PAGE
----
To: Charlie Baker
Re: The GOP Follies and the Future
Um, Charles, can you spare a minute? I know, I know, you’re busy putting DCR’s list of scenic state hiking trails in alphabetical order, but your party is caught in the middle of a tornado.
It’s time for you to step up.
See that orange-haired guy wearing a suit Jeeves would have given to the gardener? That’s Bill Weld — and he’s gotten more attention by signing aboard a Peter Pan mission as Libertarian Party VP than you have as the most popular governor in the country.
That’s because you’re laboring away down in the gopher hole, while William of Orange is gamboling about the national landscape, scattering his quirky locutions like a linguistic Johnny Appleseed. Mind you, we shouldn’t begrudge him his role; it’s good to see him back in the game. But he’s off on a libertarian lark. You could be central to the debate about the GOP’s future. After all, once Donald Trump gets thumped, your party will have to do some serious soul-searching and then start to rebuild.
Which is where you should come in. Even before Trump, the GOP had veered off the centrist path and into the political puckerbrush. There’s the fundamentalist-driven social policy that essentially says gays and lesbians should be second-class citizens rather than full participants in American society. The who-can-be-the-craziest contest on illegal immigration. (Winner: Trump!) The works-in-fantasy-but-not-in-fact supply-side-ism that holds the party in thrall to top-heavy tax cuts. The science-denying stand on climate change. The NRA-driven extremism on firearms.
How much of that remains once Trump finishes his tractor drive through the Republican tent remains to be seen. Let’s hope it can all be discarded. But that will only happen if moderates play a big role in putting the party back together again. Rule Chris Christie out. Once thought to be the future of establishment Republicanism, a vanquished Christie has been transformed into the Donald’s yes-man-servant. That’s no doubt preferable to the fate that supposedly befell Roman emperor Valerian after his defeat (think: human footstool), but when Trump sinks, Christie will go down with the ship.
House Speaker Paul Ryan, who has never quite outgrown his youthful adoration of Ayn Rand, thinks he’s the official curator of GOP philosophy, but despite his Republican reputation as a thinker, he’s basically an ideologue in disguise.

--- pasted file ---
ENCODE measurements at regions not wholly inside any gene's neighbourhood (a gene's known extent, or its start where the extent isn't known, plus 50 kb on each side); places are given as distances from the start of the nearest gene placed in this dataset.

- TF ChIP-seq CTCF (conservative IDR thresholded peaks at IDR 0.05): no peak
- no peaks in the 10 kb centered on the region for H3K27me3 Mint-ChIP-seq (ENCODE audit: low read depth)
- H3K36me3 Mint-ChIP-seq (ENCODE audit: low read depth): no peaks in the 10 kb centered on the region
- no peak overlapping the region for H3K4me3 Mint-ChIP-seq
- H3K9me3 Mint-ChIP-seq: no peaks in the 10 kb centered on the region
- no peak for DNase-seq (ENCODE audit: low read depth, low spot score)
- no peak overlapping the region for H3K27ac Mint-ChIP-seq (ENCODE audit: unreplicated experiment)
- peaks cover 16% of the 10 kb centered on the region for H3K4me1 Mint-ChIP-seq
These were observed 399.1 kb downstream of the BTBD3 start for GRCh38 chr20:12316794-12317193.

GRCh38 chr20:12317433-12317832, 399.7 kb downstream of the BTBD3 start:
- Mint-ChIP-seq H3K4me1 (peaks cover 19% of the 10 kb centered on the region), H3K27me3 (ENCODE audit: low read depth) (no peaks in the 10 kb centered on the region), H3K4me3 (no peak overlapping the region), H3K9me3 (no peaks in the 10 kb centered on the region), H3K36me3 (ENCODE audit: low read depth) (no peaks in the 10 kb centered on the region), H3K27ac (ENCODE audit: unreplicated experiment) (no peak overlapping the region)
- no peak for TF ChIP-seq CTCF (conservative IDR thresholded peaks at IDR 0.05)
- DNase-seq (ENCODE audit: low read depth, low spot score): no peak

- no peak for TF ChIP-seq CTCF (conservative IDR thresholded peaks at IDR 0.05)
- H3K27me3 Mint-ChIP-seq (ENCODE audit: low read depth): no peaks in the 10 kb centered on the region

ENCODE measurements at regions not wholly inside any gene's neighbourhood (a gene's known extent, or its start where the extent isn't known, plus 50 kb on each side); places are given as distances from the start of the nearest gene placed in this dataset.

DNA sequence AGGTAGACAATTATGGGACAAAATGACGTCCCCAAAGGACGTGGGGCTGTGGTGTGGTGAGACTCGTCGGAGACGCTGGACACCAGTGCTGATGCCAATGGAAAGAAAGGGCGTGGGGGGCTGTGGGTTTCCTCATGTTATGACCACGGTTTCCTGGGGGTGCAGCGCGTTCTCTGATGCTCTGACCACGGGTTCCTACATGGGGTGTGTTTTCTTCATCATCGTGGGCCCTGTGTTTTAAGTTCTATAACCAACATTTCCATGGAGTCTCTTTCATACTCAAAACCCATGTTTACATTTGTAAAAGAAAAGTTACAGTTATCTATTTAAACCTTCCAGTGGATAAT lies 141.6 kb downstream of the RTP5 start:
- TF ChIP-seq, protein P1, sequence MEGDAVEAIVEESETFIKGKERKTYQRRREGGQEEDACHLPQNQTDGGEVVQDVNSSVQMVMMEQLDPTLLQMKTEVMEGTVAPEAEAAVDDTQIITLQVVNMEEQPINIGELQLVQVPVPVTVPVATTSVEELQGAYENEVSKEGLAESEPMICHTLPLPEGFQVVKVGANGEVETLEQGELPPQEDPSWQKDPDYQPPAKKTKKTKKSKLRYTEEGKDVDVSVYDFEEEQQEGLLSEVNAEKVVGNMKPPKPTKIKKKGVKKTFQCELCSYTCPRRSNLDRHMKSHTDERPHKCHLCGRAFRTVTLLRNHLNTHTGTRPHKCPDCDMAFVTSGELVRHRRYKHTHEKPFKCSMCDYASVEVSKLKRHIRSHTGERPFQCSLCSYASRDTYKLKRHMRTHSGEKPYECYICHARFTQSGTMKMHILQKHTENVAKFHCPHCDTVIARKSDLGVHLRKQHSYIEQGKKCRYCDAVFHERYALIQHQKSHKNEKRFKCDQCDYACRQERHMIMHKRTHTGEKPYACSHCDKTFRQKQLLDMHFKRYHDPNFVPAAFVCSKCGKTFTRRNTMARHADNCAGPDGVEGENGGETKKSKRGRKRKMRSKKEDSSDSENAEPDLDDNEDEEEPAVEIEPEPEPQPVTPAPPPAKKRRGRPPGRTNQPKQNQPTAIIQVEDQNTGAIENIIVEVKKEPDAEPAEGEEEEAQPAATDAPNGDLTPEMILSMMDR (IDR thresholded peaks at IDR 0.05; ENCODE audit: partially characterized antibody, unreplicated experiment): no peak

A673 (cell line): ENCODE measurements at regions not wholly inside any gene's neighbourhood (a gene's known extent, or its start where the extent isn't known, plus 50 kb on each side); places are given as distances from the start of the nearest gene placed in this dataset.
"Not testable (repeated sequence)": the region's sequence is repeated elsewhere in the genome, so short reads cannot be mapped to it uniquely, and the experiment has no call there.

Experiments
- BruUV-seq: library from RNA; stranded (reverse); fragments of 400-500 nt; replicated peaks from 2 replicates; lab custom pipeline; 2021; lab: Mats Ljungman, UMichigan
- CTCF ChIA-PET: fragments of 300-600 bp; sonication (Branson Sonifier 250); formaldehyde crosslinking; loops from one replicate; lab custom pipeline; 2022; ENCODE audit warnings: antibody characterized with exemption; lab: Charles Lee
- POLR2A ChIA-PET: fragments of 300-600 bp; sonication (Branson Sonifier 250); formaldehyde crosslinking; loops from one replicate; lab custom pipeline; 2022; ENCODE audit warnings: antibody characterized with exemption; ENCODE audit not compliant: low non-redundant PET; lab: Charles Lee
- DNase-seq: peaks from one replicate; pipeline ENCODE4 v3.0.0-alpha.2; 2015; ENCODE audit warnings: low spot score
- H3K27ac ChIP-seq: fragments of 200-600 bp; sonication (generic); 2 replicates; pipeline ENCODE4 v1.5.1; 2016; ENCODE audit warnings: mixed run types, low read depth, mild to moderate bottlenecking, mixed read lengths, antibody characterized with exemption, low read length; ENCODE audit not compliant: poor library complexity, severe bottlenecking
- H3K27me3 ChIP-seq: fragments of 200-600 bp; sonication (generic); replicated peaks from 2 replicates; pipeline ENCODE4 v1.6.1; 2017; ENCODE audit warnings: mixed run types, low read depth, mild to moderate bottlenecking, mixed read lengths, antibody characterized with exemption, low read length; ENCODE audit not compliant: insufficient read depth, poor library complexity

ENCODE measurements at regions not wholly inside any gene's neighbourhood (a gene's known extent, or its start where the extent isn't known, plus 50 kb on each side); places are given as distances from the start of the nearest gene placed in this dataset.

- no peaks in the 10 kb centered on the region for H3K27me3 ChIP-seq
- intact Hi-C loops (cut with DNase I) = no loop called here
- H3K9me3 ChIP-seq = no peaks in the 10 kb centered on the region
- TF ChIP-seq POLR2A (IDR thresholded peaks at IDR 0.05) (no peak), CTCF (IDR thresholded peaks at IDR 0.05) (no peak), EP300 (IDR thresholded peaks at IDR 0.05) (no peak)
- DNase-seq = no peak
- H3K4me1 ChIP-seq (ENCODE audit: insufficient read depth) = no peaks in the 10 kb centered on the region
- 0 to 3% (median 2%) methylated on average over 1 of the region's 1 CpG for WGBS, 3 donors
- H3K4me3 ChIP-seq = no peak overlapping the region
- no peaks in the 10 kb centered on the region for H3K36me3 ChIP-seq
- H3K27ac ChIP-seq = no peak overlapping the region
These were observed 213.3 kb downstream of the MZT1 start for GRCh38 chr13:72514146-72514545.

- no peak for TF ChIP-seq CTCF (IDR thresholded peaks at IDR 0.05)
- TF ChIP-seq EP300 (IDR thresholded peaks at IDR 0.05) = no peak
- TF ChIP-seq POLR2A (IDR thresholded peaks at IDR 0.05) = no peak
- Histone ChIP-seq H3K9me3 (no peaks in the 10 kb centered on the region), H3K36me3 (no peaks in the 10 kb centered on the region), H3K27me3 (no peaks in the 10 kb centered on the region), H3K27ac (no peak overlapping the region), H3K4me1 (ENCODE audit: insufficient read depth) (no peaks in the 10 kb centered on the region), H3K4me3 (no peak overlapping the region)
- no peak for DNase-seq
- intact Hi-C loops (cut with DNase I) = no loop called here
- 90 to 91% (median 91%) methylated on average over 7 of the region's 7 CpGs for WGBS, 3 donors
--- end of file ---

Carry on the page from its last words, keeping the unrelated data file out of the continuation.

So: Change your plans and get to Cleveland. Not to celebrate Trump’s Republican National Convention coronation, but to make the rounds and talk to delegates. And to hold some discussions and even a press conference, maybe with other moderates, to outline your vision for the GOP.
Like, say, honest, old-fashioned tax-cuts-don’t-pay-for-themselves budgeting of the sort governors must deliver. Meanwhile, if you could help drag the GOP into the 21st century on marriage equality, you’d be doing both the party and country a big favor. Why, you could even say that it’s time to give up on repealing the Affordable Care Act and focus on making it work. And to end the mindless inveighing against the EPA and endorse sensible, market-solution environmentalism.
You should reassert the importance of compromise, of working across the aisle. You’ve done that well here. Nationally, people are sick to death of shut-down-the-government brinksmanship, of endless filibustering, of gridlock.
If and when Trump loses, the right-wingers will contend, yet again, that his defeat demonstrates the need to nominate a true conservative. But given the fate of the various conservatives who auditioned for that role, that’s a hollow argument.
Actually, the GOP needs to find its way back to the center if it’s to win again nationally. As a Republican with sky-high numbers governing a blue state, it’s time for you to dip your paddle into the debate.
Who knows where that might eventually lead you?